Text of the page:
Tawny Ports, long a less popular sibling of their ruby cousins, are gaining new attention. Seeing potential in the category, top Port houses are producing high-quality, long-aged tawnies and marketing them to American and U.K. consumers.
Port comes in several categories, so many that the wine always requires explanation to newbies. But most Port wine fans know of two main types—rubies and tawnies. Rubies are bottled early in their life, preserving color and tannins, and evolve slowly in their glass cage. Tawnies age in wood vats, allowed some oxygen contact, losing their color fast but gaining a softer texture and nuances of dried fruits, honey and iodine.
In terms of markets, top-end rubies such as Vintage Ports and LBVs have always held the spotlight in countries like the United States or the U.K., whereas tawnies were more popular in Portugal. But the outstanding 1994 vintage shifted Portuguese attention to rubies too, and since then, the Port business has endured hard times, with declining domestic sales of tawnies playing a role, even while the top ruby wines remained highly sought.
But recently, some of the major houses started to look at tawnies differently and began investing. In December 2010, the Fladgate Partnership issued Scion, a very old tawny Port (1855) found in a farmer’s lodge in the Douro Valley. Expensively packaged and priced accordingly, this luxury tawny was marketed to make an impact. It was the right time to catch everyone’s attention, and the fact that it was branded Taylor’s, widely known for impeccable quality in Vintage Ports, also helped. Fladgate made another important move toward quality tawnies when it recently acquired Wiese & Krohn and announced plans to use the old house's stock of 1 million liters of fine aged tawny to release a Taylor’s Colheita with 50 years of age every year.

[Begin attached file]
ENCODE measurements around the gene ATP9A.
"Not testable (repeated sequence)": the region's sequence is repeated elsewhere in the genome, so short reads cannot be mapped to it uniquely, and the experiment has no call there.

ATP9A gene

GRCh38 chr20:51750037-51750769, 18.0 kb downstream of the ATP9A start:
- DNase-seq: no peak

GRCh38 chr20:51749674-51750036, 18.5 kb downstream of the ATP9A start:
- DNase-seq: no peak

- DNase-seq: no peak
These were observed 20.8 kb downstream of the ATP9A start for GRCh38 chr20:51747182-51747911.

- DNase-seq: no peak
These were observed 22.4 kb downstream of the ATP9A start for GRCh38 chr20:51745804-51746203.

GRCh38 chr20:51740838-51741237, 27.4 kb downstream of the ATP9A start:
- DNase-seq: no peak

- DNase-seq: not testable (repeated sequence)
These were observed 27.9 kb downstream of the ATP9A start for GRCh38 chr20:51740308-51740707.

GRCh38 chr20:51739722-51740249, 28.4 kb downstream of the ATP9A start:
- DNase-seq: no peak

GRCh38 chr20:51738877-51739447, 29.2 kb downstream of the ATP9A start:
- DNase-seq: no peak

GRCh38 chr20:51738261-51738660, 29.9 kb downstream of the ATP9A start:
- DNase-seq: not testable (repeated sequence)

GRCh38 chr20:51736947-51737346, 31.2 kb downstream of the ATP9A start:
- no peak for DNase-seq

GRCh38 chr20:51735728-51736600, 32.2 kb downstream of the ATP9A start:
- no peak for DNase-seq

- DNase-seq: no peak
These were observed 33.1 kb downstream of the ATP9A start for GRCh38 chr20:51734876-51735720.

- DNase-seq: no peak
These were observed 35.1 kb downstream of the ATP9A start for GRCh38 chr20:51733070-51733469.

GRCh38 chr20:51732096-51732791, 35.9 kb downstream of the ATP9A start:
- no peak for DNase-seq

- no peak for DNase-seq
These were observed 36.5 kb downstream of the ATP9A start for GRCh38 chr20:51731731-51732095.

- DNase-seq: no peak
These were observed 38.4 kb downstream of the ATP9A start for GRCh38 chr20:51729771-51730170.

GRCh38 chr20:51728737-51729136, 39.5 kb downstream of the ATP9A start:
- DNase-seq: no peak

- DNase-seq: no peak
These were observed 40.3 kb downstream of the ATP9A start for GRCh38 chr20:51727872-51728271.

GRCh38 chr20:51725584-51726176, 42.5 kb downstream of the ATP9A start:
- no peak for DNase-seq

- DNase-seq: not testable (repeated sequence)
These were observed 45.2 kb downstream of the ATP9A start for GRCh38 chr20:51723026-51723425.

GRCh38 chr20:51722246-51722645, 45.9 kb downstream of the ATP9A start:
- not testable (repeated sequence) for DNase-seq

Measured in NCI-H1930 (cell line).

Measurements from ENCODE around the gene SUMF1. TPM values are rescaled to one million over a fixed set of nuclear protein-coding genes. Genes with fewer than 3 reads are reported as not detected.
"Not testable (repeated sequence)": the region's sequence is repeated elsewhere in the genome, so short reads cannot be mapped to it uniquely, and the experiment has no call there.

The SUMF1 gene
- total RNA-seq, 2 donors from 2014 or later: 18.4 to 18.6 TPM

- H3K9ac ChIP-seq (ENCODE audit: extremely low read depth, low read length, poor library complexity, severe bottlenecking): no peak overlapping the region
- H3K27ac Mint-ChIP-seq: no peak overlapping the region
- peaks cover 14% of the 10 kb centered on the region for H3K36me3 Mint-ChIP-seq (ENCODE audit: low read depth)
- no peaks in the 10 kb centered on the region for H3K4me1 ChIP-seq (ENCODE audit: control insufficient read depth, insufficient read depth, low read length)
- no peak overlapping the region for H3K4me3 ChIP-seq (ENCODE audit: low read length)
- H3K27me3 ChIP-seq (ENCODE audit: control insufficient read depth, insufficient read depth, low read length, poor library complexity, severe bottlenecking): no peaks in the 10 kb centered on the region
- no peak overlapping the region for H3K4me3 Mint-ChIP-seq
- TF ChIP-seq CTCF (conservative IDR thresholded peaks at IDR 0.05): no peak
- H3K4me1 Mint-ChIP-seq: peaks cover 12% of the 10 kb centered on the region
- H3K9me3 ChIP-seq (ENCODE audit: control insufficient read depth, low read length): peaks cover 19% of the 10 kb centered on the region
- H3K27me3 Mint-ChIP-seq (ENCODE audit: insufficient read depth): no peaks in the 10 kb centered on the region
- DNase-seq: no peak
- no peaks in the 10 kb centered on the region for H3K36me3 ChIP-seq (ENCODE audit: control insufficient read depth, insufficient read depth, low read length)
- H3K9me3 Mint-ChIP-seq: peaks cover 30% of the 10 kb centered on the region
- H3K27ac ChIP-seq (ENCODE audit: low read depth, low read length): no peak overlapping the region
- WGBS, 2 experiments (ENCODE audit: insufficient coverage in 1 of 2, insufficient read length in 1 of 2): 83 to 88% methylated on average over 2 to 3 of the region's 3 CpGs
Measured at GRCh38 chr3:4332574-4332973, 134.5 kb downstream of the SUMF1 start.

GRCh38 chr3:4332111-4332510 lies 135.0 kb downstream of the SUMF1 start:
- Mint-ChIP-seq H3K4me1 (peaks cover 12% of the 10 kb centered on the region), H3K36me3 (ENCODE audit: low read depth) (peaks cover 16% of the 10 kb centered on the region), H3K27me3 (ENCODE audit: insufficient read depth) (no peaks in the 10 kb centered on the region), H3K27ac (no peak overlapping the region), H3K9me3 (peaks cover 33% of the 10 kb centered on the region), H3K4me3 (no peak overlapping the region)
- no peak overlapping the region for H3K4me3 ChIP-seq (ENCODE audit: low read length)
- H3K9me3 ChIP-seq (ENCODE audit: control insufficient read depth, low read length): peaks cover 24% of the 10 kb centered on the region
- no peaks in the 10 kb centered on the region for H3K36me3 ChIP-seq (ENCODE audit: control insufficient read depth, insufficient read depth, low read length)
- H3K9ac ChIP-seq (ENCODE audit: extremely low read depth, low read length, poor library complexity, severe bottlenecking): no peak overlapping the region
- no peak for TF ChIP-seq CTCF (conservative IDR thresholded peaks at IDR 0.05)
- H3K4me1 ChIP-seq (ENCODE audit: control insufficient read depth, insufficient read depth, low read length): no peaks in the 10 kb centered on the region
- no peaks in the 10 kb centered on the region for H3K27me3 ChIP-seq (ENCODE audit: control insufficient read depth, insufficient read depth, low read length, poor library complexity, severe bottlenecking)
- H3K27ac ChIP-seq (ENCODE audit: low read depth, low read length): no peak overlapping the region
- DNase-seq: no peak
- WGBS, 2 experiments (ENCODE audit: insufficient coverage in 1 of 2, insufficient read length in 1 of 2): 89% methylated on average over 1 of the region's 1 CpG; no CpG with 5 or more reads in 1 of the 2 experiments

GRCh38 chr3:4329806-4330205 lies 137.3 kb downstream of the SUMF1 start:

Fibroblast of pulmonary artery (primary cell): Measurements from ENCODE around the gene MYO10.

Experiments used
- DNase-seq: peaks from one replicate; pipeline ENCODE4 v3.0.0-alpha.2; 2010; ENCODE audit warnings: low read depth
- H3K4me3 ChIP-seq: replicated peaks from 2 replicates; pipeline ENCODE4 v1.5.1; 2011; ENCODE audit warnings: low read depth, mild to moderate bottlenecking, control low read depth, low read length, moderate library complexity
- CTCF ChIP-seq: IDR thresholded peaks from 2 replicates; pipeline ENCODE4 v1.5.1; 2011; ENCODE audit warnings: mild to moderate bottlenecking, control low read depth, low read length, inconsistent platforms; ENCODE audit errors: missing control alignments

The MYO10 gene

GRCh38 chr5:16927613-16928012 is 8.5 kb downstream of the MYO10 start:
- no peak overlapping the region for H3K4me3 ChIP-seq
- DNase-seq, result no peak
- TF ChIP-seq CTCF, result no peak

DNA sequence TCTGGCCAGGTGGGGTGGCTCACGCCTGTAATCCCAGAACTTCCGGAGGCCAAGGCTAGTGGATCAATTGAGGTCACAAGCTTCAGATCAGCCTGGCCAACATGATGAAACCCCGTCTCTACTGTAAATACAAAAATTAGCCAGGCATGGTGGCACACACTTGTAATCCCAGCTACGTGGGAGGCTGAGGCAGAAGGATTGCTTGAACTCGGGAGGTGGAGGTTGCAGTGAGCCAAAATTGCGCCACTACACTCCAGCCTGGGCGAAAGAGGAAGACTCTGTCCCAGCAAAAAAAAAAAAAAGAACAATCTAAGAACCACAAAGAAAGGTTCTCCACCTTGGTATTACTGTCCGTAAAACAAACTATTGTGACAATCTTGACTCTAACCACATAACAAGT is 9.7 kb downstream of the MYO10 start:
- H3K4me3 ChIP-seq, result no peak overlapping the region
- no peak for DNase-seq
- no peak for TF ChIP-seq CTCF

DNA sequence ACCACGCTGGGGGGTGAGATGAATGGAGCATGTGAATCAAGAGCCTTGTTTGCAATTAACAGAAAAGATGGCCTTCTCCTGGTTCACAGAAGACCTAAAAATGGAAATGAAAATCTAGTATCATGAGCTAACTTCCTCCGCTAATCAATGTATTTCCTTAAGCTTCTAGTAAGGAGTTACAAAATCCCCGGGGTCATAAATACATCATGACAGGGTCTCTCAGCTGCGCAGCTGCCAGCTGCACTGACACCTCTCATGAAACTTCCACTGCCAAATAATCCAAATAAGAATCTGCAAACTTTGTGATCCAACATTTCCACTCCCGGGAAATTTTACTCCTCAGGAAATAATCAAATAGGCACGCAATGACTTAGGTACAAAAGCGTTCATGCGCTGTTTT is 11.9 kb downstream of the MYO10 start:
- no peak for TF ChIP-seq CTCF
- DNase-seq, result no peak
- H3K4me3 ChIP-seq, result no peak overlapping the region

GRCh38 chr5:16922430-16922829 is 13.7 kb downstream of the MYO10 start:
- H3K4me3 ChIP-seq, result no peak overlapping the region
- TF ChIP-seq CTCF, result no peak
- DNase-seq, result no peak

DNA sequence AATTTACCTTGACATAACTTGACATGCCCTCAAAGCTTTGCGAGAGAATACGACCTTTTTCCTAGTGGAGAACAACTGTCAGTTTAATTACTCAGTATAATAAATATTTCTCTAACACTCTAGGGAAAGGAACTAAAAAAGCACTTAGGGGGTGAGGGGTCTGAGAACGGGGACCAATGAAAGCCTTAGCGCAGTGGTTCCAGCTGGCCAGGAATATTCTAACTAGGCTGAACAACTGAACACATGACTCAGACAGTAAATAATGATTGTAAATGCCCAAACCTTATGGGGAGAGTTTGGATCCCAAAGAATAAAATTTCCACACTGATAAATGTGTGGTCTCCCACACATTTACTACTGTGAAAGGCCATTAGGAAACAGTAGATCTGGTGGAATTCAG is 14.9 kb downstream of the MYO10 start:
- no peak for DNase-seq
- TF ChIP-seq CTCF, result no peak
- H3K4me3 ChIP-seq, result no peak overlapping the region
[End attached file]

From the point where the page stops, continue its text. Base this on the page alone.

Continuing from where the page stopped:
The Symington group has made a similar bet. Usually very strong in all the special categories, including 10-, 20-, 30-, and 40-plus-year-old tawnies, and occasionally releasing single-harvest tawnies (their name for Colheitas), Symington has always kept a good deal of old tawny in their cellars. According to Paul Symington, the group’s CEO, their stock totals 16,500 casks or more than 9 million liters. That means plenty of raw materials to use in releases like Graham’s Single Harvest Tawny 1961, which was followed by siblings 1969, 1952 and 1982. Other brands such as Dow’s or Warre’s have followed this pattern.
"The world changes, formal dinners are seldom given, and Port producers have to adapt," said Symington. "Tawnies have an enormous advantage over top rubies. They allow unprepared consumption, since they don’t need lengthy upright standing or decanting. And the bottles can be kept for some weeks after opening.”
Symington praised his colleagues from Fladgate for raising the bar on special tawnies. There had been great quality Ports before, sold at really high prices. He added that these tawnies don’t really compete with Vintage Ports—they have a different market and different consumption patterns.
Following the success of Scion, several other producers have released very old top-end tawnies, at stratospheric prices: Quinta do Vallado released Tributa, Wine&Soul (of Pintas fame) issued their 5G and Niepoort bottled another version of their VV. Historic producer Quinta do Noval may soon release their own. The winery's exclusive 6-acre Nacional vineyard of ungrafted vines has produced some of their most exciting and deep Vintage Ports. In lesser vintages, the juice from those same vines has contributed to the Over 40 Years Old Tawny. António Agrellos, chief winemaker, and Christian Seely, CEO of the AXA Millésimes-owned estate, recently announced that the range of Quinta do Noval Colheitas will be expanded to include a Colheita Nacional, from the same ungrafted vines. Years such as 1998 and 2002, never released or bottled as Vintage Port, may be the first new releases.
The new trend of high-end tawnies seems to support such a move. “After 20 years of AXA management, we were able to build a pyramid of old tawnies with enough quantity," said Agrellos. "Although a Colheita can be released seven years after the harvest, we usually release it with far more.”